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Why I'm for a code of conduct

The big retailers have too much control over their suppliers.

My humble opinion, expressed last year, was that the Canadian grocery industry needs a code of conduct modelled after codes of conduct in the United Kingdom and Australia. Those codes limit the control big retailers have over suppliers.

Information I have received since then convinces me more than ever that a code of conduct is a necessity for Canada.

Ottawa should legislate a code of conduct to rein in abuses by the largest grocery distributors. Sobeys, Loblaw and Metro would disagree, of course. They’d argue that the natural forces of the marketplace amply serve manufacturers and consumers. But I’ve recently learned from sources about two actions by retailers against suppliers that a code of conduct would have prevented.

Case No. 1 saw a supplier advise retailers of a change in the UPC code of its product. One large retailer continued to order the product under the old UPC, then fined the supplier for non-delivery. In case No. 2, a large retailer ordered a quick replenishment of a product that the supplier then delivered to stores directly.

The retailer didn’t recognize that the delivery had taken place and, again, fined the supplier for non-delivery.

Clearly both situations were the retailers’ fault. Resolving them probably cost the suppliers quite a bit. If Canada had a retail code of conduct modelled after the British code, the resolution would have been clear; the British code prohibits retailers from charging suppliers for their own errors.

Another important area a code would address is the fees and discounts that suppliers pay to retailers. Those recently caught the attention of the Financial Reporting Council in the U.K. The FRC, which sets the standard for corporate accounting, noted that “complex supplier arrangements such as fees and discounts” have a “significant impact” on a retailer’s reported results, and therefore affects “investors’ views of its performance.” The FRC has asked retailers to make public more of the information about fees and discounts collected from suppliers.

The FRC says it expects to see “high-quality” disclosure about fees and discounts in forthcoming annual interim and annual reports. I can’t see Canada’s Big 3 grocers doing that unless they are forced to by legislation. But interestingly, just last month a large Canadian retailer asked members of United Grocers Inc., the buying group, to provide it with details of the rebates UGI members get. (UGI asked its members not to comply with the big retailer’s request.)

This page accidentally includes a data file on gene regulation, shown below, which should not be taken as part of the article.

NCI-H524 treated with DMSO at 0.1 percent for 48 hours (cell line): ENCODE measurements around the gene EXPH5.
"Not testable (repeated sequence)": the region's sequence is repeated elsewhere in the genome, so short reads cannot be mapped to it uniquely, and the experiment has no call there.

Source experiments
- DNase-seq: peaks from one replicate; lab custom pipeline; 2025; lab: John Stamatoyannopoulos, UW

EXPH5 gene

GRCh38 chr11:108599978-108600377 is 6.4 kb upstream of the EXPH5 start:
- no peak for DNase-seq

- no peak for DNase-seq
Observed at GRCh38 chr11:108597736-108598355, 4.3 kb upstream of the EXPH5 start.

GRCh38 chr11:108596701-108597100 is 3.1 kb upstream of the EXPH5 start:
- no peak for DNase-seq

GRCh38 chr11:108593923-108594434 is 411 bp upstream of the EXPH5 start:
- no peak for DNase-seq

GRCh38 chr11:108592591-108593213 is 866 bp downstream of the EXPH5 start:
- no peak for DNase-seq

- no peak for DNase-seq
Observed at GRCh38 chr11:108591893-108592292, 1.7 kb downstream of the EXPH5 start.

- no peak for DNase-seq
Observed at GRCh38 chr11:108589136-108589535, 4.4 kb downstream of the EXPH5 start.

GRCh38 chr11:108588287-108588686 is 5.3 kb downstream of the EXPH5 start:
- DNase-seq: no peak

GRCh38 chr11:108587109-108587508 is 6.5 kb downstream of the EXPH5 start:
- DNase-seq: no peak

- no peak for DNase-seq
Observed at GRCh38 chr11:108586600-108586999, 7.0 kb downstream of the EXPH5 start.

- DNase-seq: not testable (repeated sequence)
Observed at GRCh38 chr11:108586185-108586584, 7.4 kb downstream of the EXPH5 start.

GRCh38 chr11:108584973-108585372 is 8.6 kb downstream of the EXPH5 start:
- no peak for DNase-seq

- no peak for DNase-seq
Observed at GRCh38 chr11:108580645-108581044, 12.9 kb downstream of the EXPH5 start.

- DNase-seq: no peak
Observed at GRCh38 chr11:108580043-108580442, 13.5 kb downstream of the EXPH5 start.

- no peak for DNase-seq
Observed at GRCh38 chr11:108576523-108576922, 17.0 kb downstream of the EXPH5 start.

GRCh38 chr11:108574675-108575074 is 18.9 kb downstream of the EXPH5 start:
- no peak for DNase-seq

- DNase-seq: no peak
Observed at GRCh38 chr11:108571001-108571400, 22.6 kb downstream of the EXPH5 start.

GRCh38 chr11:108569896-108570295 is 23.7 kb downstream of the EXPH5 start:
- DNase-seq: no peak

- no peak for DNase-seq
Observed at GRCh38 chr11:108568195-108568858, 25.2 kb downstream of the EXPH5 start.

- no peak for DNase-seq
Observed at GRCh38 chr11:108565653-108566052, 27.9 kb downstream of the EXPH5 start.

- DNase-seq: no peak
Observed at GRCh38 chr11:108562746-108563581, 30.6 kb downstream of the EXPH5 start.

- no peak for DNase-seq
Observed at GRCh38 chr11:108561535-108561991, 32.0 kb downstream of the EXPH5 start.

A code of conduct would make it clear what demands retailers can and can’t make of suppliers. For instance, Coles, one of Australia’s two largest grocers, asked smaller suppliers to pay an ongoing rebate. (Sound familiar?) Due to Australia’s code of conduct, Coles was forced to re- examine its policy.

In Britain, Tesco was caught charging suppliers for better shelf position. The Groceries Code Adjudicator, the government’s watchdog of relationships between the big supermarkets and suppliers, took Tesco to task. The Adjudicator said charging suppliers for shelf position is “contrary to the spirit” of the code of conduct “because the inference a supplier would draw from such a request is that, unless they agreed to it, they would suffer some detriment.” Tesco said it will now train its buyers on the rules.

It is obvious to me that a properly enforced retail code of conduct is an effective mechanism to police big retail. If Canada had such a code, it would have prevented Sobeys from ordering a retroactive discount from suppliers. And it may very well prevent Loblaw from making almost annual demands for new discounts because a code would say that contracts have to be agreed upon by suppliers and retailers in advance.

Retailer errors in accounting or otherwise also could not be charged to suppliers. That might well put an end to the infamous “unexplained deductions” with which all Canadian suppliers are familiar.

Yup, we sure could use a retail code of conduct.

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